Sometimes it's really hard to write about a record you absolutely adore. There's a certain sadistic glee associated with ripping a personally maligned piece of work into much-deserved shreds, and in these cases, all the bile, misanthropy, and other assorted hatred flows without incident from brain to paper. But trying to come up with a halfway decent lead for a record you've fallen in love with? Near impossible.
I can't really think of how to introduce Return To Cookie Mountain. There's so much I have to say about this record, and I have no concrete clue of where to begin. I suppose I can say that TV On The Radio have really outdone themselves this time, but it's not like I expected the sophomore slump from these guys. The glorious, controlled, pop-tinted cacophony of their live shows, where TVOTR morphed into a full-fledged five-piece, as well as the unheralded artistic break-through of the online-only Hurricane Katrina protest anthem "Dry Drunk Emperor," were all harbingers of greater things to come from these Brooklynites.
Return To Cookie Mountain delivers everything that TVOTR's adherents have been underlining all this time. Anything that may have written the band off as a novelty in the past, whether it be the neo-shoegaze elements, the resurgence of 50 years old doo-wop inspired harmonies, or the disconcerting tension inhibited in their processed beats, are pulled off with so much more confidence and vigor this go-round that any continual attempts to lump the band under any sort-of generic NYC straight-jacket are fatal oversights. Call these guys redundant, and you risk looking very foolish.
With TVOTR becoming more of a band and less a studio project, it's easier to hear the blood that runs through this band's music. The continual cluster-fuck of live drums, sampled horns, ambient debris, and, of course, thunderous typhoons of guitar noise has that sort-of organic/mechanical tension all the hipster critics seem all too often to point out. Only in this case, there's the seamless cohesion that feels resoundingly natural; for all the elements present alien to our reality, they sure sound like they've been hanging around all this time.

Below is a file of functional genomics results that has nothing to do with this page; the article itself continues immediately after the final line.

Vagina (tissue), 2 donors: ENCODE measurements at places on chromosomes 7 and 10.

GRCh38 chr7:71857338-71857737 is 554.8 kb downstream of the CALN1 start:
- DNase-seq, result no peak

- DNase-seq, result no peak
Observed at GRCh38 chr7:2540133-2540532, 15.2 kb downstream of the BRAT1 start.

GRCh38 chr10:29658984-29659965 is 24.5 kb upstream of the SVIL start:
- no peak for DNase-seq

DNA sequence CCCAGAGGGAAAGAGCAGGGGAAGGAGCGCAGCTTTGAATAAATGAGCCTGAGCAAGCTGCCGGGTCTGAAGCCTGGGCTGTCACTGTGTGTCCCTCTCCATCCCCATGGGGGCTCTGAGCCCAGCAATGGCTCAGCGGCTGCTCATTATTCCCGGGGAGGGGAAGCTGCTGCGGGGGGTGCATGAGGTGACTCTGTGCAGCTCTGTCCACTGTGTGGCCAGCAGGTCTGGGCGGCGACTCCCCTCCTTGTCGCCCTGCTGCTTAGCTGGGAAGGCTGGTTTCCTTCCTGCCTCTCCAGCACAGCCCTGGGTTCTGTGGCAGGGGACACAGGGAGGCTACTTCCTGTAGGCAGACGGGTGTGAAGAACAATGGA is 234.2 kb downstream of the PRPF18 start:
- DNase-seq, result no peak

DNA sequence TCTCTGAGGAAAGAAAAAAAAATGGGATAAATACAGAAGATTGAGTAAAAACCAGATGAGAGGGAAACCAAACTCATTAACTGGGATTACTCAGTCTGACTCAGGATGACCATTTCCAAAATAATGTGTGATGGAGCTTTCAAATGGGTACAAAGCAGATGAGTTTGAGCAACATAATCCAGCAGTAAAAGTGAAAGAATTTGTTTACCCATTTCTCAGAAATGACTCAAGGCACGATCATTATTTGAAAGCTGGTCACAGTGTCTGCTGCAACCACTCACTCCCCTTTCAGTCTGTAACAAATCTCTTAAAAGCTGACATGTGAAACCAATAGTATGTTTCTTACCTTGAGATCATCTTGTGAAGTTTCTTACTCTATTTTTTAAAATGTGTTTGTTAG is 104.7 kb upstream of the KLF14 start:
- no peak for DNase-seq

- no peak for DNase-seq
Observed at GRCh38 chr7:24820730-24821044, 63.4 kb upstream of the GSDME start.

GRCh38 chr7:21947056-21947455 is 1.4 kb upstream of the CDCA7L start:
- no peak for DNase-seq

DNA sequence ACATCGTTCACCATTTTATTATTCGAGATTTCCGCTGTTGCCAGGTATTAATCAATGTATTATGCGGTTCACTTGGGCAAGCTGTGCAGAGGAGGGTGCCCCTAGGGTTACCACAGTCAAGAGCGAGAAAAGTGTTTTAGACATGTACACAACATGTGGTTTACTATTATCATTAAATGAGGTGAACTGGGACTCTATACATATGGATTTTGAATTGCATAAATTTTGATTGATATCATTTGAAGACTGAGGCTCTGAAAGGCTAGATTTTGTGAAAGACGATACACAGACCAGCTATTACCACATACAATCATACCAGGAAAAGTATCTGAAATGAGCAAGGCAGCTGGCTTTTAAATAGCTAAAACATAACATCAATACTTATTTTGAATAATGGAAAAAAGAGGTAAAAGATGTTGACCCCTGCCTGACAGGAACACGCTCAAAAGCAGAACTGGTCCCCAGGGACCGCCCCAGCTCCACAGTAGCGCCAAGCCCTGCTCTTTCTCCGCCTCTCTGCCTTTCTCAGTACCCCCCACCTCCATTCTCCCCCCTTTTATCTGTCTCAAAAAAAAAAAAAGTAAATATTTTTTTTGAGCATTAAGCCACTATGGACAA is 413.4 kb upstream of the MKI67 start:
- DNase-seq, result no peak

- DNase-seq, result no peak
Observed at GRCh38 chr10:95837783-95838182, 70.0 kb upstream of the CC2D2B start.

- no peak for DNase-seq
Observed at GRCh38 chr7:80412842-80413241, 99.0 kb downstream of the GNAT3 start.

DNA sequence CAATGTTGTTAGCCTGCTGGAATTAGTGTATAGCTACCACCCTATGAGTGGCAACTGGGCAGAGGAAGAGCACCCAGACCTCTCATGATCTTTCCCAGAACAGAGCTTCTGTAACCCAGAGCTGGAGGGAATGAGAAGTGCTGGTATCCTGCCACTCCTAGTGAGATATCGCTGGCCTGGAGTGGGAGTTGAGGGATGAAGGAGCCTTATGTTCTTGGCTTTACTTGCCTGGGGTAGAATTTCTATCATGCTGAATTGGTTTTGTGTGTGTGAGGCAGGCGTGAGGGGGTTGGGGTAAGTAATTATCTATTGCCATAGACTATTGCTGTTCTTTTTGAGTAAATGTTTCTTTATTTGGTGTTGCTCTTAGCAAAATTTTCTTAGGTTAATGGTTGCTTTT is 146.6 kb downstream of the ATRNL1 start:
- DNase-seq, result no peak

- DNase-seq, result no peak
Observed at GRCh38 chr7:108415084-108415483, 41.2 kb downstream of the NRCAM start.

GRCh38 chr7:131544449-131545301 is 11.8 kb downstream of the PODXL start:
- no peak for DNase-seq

"I Was A Lover" opens the record on a brilliant note, pitting some shoe-gazed guitars against a cut-and-past patchwork of horns that recalls the type of hip-hop choppiness perfected by DJ Premier. Elsewhere, we have "Playhouses" and potential single-of-the-year "Wolf Like Me," where the members build up some sense of urgency that thankfully avoids the recent mope-rock/emo trap of falsified intensity. If there's any band who's making outright towering "anthems," TV On The Radio has the victory lap in the bag.
Moving on, we find the percussive a capella pop of album centerpiece "A Method" betters 2004's glorious "Ambulance," and "Let The Devil In" has the right sense of sparseness while simultaneously feeling incredibly full and built-up. And as is with the best albums we come across, I can't really describe in words what makes all of these songs such a joy to listen to. They just exist in their own plateau doing what I'm sure they're set out to do, which is find those lucky enough to come across them and provide continual moments of stereoed bliss.
If I could articulate this more, I'd gladly take up the task, but I just can't. This record is 2006's first real stunner, the sound of a band answering the indie-cynics snooty cries of "now what?" with the hugest arsenal of defense any band could possibly muster. If TV On The Radio weren't already keepers as it were, then it's impossible to deny that these guys are worth the time and adoration after this record. Yes, it's that good, good enough to reach classic status, and if ten years down the line, this isn't mentioned in the same way we think about Loveless or Slanted And Enchanted or at least In The Aeroplane Over The Sea, I'll be very surprised. And maybe then I'll just give up this job, but I implore you to take my word for it. Return To Cookie Mountain is one for the ages.
1. I Was A Lover
5. Wolf Like Me
6. A Method
7. Let The Devil In
9. Blues From Down Here
11. Wash The Day